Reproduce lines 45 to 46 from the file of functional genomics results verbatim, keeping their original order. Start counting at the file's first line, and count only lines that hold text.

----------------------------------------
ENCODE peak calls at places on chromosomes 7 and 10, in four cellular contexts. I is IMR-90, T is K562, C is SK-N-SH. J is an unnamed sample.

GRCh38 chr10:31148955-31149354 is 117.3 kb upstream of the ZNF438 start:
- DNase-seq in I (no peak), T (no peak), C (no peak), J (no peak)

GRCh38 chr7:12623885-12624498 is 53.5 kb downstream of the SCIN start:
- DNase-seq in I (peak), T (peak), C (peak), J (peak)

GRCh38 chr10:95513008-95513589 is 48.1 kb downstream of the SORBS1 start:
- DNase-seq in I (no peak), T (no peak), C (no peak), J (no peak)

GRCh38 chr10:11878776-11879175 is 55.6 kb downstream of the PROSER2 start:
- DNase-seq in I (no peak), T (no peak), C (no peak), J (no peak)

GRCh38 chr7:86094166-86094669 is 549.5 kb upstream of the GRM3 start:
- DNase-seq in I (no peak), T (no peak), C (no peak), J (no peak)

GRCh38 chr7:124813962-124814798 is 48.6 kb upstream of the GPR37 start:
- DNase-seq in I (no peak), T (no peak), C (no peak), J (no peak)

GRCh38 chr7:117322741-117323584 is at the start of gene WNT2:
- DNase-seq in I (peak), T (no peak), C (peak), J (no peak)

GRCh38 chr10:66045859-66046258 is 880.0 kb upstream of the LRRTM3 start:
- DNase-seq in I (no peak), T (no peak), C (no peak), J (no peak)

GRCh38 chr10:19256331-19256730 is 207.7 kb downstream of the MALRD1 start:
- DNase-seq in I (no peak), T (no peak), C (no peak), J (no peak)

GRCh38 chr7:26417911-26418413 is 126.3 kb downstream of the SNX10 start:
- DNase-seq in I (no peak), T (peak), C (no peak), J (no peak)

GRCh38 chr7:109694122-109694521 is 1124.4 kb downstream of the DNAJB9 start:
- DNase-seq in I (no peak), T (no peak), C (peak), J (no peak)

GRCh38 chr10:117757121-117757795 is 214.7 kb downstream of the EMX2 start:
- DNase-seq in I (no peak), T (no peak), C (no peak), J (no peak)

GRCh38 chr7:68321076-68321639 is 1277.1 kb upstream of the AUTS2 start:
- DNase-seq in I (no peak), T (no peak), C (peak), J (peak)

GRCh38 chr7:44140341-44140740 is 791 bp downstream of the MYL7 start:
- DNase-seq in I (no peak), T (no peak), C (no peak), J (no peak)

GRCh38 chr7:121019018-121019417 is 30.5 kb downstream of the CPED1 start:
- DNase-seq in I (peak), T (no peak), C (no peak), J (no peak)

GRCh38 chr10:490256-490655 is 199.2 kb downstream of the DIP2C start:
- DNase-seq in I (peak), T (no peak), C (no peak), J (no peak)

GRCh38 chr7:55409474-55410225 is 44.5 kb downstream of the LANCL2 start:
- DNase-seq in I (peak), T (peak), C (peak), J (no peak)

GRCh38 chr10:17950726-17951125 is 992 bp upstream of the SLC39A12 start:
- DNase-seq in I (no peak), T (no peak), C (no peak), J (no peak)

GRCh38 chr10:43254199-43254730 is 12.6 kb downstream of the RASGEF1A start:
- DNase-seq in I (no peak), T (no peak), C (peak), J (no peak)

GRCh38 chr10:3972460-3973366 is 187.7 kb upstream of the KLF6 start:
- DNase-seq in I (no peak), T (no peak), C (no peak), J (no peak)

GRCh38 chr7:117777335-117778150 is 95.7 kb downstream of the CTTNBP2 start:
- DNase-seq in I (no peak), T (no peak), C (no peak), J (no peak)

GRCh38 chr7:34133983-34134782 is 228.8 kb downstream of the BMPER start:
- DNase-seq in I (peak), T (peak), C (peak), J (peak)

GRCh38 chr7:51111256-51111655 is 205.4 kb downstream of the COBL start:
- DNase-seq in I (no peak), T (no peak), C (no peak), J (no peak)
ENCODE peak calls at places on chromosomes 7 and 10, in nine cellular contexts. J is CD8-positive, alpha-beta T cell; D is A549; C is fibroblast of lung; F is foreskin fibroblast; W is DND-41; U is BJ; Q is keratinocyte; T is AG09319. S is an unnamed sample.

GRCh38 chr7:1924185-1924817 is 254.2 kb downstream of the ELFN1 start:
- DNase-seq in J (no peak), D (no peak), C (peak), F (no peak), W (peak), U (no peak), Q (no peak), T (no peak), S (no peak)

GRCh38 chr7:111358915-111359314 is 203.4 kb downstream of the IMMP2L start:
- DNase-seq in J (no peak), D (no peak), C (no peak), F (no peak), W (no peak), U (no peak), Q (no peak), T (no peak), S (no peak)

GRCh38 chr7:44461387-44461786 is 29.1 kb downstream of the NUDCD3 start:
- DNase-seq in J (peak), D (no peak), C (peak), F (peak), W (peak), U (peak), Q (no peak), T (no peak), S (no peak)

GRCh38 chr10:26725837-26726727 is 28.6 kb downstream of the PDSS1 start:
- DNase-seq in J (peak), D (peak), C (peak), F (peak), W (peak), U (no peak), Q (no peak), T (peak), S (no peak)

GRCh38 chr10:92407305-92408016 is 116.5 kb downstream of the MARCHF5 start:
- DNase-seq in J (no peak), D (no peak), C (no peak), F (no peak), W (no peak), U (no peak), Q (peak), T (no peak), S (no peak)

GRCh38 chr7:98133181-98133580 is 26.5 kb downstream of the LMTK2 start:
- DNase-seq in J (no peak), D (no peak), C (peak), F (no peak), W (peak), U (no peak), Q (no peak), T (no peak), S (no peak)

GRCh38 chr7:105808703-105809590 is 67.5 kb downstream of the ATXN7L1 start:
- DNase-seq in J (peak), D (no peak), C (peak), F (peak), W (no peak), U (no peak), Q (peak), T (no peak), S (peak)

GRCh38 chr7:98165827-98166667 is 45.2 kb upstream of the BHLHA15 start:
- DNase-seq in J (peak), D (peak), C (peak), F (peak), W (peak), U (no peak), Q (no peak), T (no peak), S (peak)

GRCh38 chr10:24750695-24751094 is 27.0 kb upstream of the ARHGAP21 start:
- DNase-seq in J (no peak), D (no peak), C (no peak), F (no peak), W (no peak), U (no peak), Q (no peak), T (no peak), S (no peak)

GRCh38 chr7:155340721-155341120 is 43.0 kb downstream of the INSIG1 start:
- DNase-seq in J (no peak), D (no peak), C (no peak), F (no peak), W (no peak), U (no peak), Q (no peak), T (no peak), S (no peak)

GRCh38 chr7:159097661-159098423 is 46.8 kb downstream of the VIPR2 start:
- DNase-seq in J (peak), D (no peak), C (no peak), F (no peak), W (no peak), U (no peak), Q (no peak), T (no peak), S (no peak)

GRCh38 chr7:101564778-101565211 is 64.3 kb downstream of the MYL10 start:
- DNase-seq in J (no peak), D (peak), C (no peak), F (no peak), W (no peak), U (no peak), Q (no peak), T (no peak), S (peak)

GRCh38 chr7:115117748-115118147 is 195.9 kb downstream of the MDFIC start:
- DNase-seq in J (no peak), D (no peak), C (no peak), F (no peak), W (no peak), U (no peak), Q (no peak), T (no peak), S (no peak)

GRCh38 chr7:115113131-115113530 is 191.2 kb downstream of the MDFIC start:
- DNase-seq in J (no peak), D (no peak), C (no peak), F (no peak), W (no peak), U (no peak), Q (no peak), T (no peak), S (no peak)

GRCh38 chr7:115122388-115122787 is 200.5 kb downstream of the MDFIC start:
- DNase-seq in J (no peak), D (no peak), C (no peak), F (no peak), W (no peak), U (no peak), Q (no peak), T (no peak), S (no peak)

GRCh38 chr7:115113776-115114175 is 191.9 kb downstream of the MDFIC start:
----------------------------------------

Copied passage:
- DNase-seq in I (peak), T (peak), C (peak), J (peak)

GRCh38 chr7:51111256-51111655 is 205.4 kb downstream of the COBL start: